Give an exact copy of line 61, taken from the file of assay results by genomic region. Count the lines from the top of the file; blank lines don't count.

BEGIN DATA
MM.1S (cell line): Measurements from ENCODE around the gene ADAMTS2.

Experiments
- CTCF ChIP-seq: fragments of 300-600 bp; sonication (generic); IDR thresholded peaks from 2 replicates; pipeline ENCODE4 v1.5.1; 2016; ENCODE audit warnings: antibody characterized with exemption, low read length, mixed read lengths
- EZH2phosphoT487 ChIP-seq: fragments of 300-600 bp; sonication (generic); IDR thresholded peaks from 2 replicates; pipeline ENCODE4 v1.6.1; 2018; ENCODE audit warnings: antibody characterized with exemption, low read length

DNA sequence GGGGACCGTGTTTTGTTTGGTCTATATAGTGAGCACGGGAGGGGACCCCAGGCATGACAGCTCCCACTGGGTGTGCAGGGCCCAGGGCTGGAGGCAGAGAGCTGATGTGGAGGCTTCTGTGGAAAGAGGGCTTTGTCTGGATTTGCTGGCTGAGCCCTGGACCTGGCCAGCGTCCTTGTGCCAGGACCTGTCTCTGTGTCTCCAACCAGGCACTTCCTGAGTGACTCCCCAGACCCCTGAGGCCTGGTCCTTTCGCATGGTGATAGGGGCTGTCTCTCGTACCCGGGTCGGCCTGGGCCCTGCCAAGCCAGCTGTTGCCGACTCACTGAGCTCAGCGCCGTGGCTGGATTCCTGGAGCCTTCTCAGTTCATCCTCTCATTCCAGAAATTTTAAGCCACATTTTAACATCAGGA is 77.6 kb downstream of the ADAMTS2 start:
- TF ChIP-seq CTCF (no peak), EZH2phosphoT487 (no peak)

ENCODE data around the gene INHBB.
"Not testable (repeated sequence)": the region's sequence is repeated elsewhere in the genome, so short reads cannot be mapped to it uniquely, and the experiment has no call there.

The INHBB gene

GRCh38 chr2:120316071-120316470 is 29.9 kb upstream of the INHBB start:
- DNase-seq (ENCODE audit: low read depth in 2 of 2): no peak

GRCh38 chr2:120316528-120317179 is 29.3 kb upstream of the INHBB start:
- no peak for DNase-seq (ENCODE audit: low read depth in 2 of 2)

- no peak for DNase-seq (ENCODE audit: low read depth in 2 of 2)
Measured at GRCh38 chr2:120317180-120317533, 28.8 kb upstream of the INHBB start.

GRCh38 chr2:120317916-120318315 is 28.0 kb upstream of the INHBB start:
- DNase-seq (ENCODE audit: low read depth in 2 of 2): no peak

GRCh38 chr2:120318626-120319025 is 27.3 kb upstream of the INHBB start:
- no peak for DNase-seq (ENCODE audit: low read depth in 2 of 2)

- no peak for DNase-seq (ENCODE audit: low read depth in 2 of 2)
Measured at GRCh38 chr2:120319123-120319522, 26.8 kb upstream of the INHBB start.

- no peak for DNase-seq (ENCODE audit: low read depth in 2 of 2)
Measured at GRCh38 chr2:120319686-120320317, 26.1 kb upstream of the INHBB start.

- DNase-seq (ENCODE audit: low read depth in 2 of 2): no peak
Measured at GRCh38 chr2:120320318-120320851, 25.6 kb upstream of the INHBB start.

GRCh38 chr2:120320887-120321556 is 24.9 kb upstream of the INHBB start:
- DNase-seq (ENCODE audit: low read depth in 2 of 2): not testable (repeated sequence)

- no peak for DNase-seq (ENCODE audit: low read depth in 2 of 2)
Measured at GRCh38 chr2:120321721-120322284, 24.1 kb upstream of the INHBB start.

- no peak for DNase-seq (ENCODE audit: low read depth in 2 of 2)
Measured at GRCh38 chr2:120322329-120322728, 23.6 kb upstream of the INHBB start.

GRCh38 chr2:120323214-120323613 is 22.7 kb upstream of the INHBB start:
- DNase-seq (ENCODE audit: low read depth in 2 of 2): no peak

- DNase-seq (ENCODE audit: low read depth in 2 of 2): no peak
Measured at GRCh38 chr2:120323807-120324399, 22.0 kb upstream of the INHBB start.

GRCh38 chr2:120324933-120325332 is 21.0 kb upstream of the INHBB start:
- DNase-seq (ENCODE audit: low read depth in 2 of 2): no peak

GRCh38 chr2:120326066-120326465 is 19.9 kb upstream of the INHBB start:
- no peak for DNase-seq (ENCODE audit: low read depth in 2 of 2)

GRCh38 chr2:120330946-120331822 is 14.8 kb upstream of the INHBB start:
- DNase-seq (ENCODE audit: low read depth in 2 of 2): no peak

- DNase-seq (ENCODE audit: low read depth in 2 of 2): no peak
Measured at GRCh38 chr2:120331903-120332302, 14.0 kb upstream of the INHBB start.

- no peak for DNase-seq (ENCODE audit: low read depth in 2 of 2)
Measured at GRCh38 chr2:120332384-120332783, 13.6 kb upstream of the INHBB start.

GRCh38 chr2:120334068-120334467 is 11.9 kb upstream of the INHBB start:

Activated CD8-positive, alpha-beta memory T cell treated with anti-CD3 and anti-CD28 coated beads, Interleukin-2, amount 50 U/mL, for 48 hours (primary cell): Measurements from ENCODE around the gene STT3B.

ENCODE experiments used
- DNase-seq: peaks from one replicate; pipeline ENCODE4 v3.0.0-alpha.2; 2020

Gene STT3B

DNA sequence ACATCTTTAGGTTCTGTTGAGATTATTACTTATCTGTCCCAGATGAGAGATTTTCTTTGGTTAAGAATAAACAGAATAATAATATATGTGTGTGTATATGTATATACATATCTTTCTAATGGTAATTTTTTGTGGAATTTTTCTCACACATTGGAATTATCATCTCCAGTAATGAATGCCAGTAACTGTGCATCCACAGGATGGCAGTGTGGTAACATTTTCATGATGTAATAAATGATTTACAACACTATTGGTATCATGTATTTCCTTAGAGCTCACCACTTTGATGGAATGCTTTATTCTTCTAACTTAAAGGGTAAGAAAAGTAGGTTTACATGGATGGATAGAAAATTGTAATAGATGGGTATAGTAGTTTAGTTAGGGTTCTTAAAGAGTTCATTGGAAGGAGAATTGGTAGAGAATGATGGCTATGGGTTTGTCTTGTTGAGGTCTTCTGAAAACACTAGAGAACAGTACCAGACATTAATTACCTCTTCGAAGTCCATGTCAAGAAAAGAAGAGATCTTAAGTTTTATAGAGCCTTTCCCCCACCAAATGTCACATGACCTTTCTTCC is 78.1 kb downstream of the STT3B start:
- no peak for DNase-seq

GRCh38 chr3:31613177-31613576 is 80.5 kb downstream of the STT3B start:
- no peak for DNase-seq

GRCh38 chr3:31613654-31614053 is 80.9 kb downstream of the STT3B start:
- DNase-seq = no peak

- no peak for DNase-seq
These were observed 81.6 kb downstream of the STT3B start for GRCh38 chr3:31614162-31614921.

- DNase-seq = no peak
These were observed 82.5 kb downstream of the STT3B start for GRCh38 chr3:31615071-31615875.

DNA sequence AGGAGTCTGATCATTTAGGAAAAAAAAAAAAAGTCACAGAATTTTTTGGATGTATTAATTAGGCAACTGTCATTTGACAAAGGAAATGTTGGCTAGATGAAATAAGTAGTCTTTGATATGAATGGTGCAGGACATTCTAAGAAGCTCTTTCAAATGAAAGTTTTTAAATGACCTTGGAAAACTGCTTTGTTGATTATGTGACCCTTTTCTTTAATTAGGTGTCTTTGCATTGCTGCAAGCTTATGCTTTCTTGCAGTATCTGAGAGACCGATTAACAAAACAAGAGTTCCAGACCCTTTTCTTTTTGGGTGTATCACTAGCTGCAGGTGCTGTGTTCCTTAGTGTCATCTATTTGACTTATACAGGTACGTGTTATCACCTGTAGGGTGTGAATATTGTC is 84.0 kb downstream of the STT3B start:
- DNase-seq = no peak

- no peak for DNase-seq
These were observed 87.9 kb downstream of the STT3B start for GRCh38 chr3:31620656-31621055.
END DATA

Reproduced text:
DNA sequence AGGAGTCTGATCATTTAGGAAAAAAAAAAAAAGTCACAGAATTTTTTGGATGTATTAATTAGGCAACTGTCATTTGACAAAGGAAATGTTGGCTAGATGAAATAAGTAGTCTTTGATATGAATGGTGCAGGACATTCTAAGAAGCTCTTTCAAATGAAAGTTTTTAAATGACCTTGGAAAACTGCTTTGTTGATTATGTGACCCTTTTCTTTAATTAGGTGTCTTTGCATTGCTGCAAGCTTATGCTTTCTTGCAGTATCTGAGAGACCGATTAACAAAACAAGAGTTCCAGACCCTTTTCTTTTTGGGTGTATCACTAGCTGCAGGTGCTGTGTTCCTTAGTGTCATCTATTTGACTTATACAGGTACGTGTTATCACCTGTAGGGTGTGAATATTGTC is 84.0 kb downstream of the STT3B start: